The purpose of a Matt Talbot Retreat is to assist alcoholics with their spiritual journey. Our retreats are facilitated by a retreat master and are centered on the 3rd and 11th steps.
Our men's retreats are held at the DaySpring Episcopal Conference Center in Ellenton, Florida. Our retreat masters are also members of our fellowship. Sign-in begins at 4:00 pm on Friday. The retreat starts with dinner on Friday at 5:30PM and ends Sunday morning. The registration fee includes all meals.
If you plan to attend, the total cost is $140 (economy) or $185 (semi-private). The semi-private lodging is on a first-come first-serve basis.
Our Next Retreat is June 2nd-4th, 2017
The Retreat Master will be Dave Maloney.
Download the registration form and Chairman's Letter below: Matt_Talbot_Chairman_Letter_June_2017.pdf
Payment options (including Credit Card options) are included on the registration form, second page of the Chairman's letter
We will have Matt Talbot T-shirts for this retreat. These will be available at check-in for $15 each.
You can visit the DaySpring web site at dayspringfla.org for more information and details. You can also call them at 888-314-5744 for additional information.
Directions to DaySpring Episcopal Conference Center
8411 25th Street East, Parrish, FL 34219
- Take Exit #224 from 1-75 (just south of the 1-75 and 1-275 merger in Manatee County) - turn left and head north on Hwy 301 for approximately 2 miles - turn right at Marathon station onto 80th Ave East (aka Wellon Ranch Road) - go 400 yards and turn left at stop sign onto 25th Street - entrance to DaySpring will be on your right - follow the Matt Talbot signs for check-in.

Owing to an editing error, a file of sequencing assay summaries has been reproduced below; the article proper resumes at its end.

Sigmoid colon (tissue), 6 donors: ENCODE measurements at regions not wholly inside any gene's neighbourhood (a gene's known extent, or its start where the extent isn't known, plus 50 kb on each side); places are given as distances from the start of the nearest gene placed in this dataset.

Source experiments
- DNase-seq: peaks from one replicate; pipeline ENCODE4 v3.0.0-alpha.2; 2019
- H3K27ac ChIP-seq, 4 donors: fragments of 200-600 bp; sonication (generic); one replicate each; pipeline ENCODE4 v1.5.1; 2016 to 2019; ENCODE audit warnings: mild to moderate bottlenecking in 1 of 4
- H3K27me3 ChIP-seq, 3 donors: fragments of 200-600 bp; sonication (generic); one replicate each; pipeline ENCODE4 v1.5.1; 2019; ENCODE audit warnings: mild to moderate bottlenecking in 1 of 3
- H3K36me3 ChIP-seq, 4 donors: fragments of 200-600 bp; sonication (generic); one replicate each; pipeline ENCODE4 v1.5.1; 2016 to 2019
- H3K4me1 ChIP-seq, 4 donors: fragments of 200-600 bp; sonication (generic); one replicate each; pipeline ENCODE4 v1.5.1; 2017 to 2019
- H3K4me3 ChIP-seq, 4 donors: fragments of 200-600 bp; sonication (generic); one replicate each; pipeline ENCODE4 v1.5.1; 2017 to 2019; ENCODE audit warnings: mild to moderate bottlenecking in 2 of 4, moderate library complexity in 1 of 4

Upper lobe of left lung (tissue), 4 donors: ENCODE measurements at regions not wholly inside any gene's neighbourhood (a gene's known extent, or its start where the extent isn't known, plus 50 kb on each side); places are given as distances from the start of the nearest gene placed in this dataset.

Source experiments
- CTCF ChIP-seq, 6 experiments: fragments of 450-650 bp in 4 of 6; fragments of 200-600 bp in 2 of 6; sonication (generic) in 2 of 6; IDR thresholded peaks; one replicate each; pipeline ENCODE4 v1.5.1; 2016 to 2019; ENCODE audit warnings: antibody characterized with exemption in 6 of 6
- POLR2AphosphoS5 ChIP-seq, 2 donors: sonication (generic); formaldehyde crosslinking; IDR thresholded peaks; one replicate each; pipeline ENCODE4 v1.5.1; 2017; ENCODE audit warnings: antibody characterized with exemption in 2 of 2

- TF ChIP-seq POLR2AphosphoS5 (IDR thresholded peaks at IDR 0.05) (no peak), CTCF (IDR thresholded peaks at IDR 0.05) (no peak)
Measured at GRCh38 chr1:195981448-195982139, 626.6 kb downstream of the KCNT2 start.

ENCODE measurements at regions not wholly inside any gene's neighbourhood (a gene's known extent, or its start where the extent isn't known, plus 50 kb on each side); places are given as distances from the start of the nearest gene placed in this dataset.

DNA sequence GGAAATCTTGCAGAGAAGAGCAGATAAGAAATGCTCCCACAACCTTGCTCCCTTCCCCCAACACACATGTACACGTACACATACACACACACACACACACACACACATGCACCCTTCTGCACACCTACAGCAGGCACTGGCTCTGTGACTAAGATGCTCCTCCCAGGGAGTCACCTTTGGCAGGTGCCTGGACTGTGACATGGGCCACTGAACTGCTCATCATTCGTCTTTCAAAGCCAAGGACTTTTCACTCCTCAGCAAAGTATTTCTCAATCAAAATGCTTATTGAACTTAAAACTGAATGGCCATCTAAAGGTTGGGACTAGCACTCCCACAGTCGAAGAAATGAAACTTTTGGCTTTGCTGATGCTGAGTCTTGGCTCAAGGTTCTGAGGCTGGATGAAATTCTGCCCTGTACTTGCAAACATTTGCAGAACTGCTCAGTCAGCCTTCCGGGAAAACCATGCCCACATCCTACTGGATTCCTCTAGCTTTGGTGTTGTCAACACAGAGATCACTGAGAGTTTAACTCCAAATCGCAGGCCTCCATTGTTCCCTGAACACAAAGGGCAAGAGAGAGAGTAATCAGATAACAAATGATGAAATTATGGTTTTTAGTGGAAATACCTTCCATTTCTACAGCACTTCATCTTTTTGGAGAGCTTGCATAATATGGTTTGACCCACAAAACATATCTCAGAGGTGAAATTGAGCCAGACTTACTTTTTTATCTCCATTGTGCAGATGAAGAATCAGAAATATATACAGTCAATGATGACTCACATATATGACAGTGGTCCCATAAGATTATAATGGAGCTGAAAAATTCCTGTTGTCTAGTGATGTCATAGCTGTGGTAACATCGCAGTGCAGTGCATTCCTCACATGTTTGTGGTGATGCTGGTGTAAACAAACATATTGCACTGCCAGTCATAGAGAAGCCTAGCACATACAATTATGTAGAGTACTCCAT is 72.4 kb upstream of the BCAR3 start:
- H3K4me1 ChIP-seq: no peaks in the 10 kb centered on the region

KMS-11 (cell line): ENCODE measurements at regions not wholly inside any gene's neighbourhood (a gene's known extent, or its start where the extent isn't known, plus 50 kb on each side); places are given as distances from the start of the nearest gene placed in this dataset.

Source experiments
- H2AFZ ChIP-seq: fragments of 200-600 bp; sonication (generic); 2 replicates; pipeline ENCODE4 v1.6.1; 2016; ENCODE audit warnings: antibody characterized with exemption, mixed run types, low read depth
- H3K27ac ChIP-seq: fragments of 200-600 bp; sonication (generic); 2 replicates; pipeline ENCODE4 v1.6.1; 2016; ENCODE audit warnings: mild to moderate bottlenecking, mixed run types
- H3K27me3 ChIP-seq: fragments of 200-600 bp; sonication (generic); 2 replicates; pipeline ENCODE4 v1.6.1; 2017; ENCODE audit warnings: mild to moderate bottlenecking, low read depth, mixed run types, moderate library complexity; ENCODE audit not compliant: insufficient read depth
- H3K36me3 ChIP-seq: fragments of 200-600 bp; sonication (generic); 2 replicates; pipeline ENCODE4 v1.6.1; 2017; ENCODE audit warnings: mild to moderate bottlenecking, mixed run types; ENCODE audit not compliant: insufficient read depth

Future Retreat Dates & Retreat Master's
October 6th-8th 2017 - Sister Karen Jackson
February 2nd-4th, 2018 - Gregg Day
If you are a 109 member and have not updated your address information please use the "contact us" tab and fill out the form. In the comment box type "address change" so that we can update our list, and be able to mail you upcoming information and registration form for the next retreat.
On behalf of the other members of the committee, I want to thank you for allowing us the opportunity to serve you and the brothers of Matt Talbot Group #109. We hope to see you in June, 2017 at DaySpring.
BOB Hayward - Chairman - MTG #109
Story of Matt Talbot
Matt Talbot was born May 1856 in Dublin Ireland. He was one of twelve
children, six of whom lived to adulthood. His father was a heavy drinker
and, as a result, the family grew up in poverty. Typical of his era,
Matt spent just two years at school. There was no compulsory education
and he was unable to read or write. He entered the workforce at age
twelve, employed by E & J Burke, a firm which bottled beer. His
drinking began with taking the dregs from the bottom of bottles, which
had been returned. Within two years, he graduated to whiskey and by the
time he was sixteen, he came home drunk regularly.
By the time he was in his twenties, he spent all his wages and spare
time in O'Meara's Tavern. As far as the neighbors in that area of Dublin
were concerned, Matt Talbot was a habitual drunk. Today with our
understanding of the illness of alcoholism there is little doubt that he
was already a chronic alcoholic.
Drink had become Matt's only interest in life. When his wages were